He feels Malaysia’s biggest challenge is to strengthen the supplier base and help those suppliers develop competitiveness.
“In summary, the NAP review will definitely attract attention from the foreign investors but actual flow of investment will depend on how the entire automotive ecosystem responds to this opportunity,’’ Kavan says.

Time to change
The main thing the NAP has failed to do is to cut tariffs and consequently, the price of vehicles in the country. Maybe this is due to the already huge strain on the government budget, which has been running deficits for more than a decade now.
“Most of the consumer-centric measures are more towards improving safety standards and the environment friendliness of the vehicles. In the short term, imports of used CBU (completely built up) imports may be constrained as gazetted prices will be used for duty computation,’’ says Kavan.
“Consumers in the luxury segment may benefit in the medium term if foreign automakers make Malaysia their hub for vehicle manufacturing.”
The NAP also manages to liberalise the auto sector while still giving protection against the national car makers, a stance the Government has not wavered from, since starting the national car policy in the mid-1980s.
Whether that is an acceptable to the rest of the industry is moot, but there are quite a number of people who feel that is not the right way to go.
“(There is) still ample protection for national producers, including maintaining high excise and import duty structures, extension of freeze on assembly of rebuilt commercial vehicles such as trucks and buses. And, the liberalisation of manufacturing licences does not encroach into the mass market segment, which the national producers currently serve,’’ UOBKayHian points out in its note.
And there are people in the industry who feel the time has come for that to change.
“We have to look at the national auto industry in particular and not only focus on the national car company alone,’’ says DRB-HICOM Bhd group managing director Datuk Mohd Khamil Jamil.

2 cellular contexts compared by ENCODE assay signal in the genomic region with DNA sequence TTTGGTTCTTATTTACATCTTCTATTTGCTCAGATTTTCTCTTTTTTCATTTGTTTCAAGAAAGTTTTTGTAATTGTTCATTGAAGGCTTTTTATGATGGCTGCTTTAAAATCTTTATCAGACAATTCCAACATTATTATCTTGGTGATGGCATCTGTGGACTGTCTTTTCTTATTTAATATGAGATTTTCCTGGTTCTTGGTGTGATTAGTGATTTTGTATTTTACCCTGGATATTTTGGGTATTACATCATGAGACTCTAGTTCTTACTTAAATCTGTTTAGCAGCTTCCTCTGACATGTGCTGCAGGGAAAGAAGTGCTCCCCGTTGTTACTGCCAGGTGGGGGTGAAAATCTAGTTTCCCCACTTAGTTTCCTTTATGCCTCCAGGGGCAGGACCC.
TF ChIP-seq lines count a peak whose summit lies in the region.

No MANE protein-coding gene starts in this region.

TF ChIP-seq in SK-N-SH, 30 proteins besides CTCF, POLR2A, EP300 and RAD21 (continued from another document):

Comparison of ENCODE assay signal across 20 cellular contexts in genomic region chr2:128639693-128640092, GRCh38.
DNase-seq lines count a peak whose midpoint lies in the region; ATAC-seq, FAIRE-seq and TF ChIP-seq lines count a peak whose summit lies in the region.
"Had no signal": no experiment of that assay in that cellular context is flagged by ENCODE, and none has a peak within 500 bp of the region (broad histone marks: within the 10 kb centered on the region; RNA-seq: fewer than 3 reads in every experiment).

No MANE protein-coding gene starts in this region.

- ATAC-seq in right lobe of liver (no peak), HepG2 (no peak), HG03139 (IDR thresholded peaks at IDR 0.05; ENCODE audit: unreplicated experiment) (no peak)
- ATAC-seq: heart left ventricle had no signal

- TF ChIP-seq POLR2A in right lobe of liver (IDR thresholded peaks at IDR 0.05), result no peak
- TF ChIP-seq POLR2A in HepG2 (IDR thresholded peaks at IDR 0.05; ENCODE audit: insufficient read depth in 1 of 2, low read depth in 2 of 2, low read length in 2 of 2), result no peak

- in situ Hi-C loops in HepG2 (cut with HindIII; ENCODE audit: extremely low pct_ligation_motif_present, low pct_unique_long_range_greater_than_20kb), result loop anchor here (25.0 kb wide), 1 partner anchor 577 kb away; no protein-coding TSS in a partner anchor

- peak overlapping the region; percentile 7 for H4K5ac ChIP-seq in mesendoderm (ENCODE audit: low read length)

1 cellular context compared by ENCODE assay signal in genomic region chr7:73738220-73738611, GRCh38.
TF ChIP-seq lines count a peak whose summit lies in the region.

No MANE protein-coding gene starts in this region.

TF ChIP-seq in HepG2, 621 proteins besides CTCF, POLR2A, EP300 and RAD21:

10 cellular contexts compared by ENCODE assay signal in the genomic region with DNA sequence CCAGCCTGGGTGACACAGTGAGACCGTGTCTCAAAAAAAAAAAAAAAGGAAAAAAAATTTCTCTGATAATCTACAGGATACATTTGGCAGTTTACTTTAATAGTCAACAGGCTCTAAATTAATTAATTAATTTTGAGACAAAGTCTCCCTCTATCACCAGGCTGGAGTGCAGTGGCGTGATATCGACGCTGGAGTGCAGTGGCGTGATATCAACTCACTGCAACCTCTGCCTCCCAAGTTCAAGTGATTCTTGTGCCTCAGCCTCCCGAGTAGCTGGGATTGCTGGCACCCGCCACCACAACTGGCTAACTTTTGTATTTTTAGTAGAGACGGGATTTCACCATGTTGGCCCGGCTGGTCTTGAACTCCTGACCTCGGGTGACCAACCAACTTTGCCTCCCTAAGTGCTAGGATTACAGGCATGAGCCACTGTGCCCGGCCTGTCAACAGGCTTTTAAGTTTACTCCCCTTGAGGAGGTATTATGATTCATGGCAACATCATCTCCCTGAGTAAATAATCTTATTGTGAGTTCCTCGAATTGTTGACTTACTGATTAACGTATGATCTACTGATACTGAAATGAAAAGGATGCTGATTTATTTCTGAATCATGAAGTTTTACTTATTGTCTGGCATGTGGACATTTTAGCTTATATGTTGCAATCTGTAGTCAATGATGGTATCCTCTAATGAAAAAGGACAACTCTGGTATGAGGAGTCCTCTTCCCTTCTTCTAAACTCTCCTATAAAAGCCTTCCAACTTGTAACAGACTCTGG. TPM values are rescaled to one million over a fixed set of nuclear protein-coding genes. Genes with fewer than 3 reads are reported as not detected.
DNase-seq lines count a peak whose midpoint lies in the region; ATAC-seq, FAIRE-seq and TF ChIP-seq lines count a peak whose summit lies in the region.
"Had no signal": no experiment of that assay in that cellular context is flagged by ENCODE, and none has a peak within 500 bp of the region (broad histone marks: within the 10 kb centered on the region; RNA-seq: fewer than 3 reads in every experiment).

“Having the technology and product for the domestic market alone is insufficient. We must also be accepted by the market overseas, at least regionally.’’
Khamil feels that a collaboration with a strategic partner is important in promoting and enhancing the capabilities and opportunities of Proton and the industry.
Malaysia is a country that has a long history of making cars. Notwithstanding the national makes, the employees of the industry are widely regarded as trainable and skilled. Just ask Mercedes Benz.

Its plant in Pekan, Pahang, started out making four units a day of just one model. Today, it assembles the S-class, E-class and C-class Mercs, and annual volumes has now reached 5,000 units. That makes it the largest CKD (completely knocked down) assembly outside Germany.
“Consolidation and strategic alliances within the industry is important as many major manufacturers are moving towards multiple brands sharing the same engineering platform,” says Khamil.
“Asean is a high-growth region for the automotive business. There are threats of new markets like Vietnam and the Philippines. So we have to entrench our position.”
Changed, but still the same
The crux of the issue in Malaysia has been overcapacity, competitiveness and the lack of exports. Khamil feels that future growth will have to be export-led, and Malaysia needs to establish its position as an auto manufacturing hub.
“There must be a balance between the national car brand and enabling a sustainable auto industry,’’ he says.
While the auto parts manufacturers would welcome the NAP, the other winners from the entire review would surely have to be the national car makes,” he adds.
The greater tax exemption for exports of vehicles will benefit Proton and Perodua, but analysts feel those companies would need to produce cars that are competitive on a global scale in order to greatly gain from such incentives.
That will entail additional costs to engineer such cars, making it essential for Proton to form a strategic partnership with a larger foreign player. Proton and Volkswagen are engaged in talks to reach such an arrangement.
While the NAP review is a step in the right direction, many things need to be in place for the measures to materialise into something significantly tangible.
“On a whole, the measures are unlikely to have much immediate impact on the auto sector. Most of the measures announced – albeit being positive in navigating the industry towards greater liberalisation and competition – are not significant enough to alter the prevailing industry dynamics. In a way, the scenario, duties and ultimately, car prices, have not changed,’’ said Affin Investment Bank in a research report.
Related Stories:

A disappointing review of the NAP

Coming to grips with APs

Who’s footing the bill?

Automotive sector – shifting up a gear

The Last Day at the Bootcamp...

Today marked the last day of our October Bootcamp training session.... next week on Monday all participants' fitness level will be assessed... for improvement (if any).